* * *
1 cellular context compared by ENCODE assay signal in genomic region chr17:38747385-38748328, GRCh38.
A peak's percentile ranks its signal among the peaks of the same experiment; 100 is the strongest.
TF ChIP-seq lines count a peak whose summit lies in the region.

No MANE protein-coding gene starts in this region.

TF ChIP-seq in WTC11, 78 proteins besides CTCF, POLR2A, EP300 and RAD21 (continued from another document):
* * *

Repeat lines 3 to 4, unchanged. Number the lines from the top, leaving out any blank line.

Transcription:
TF ChIP-seq lines count a peak whose summit lies in the region.

No MANE protein-coding gene starts in this region.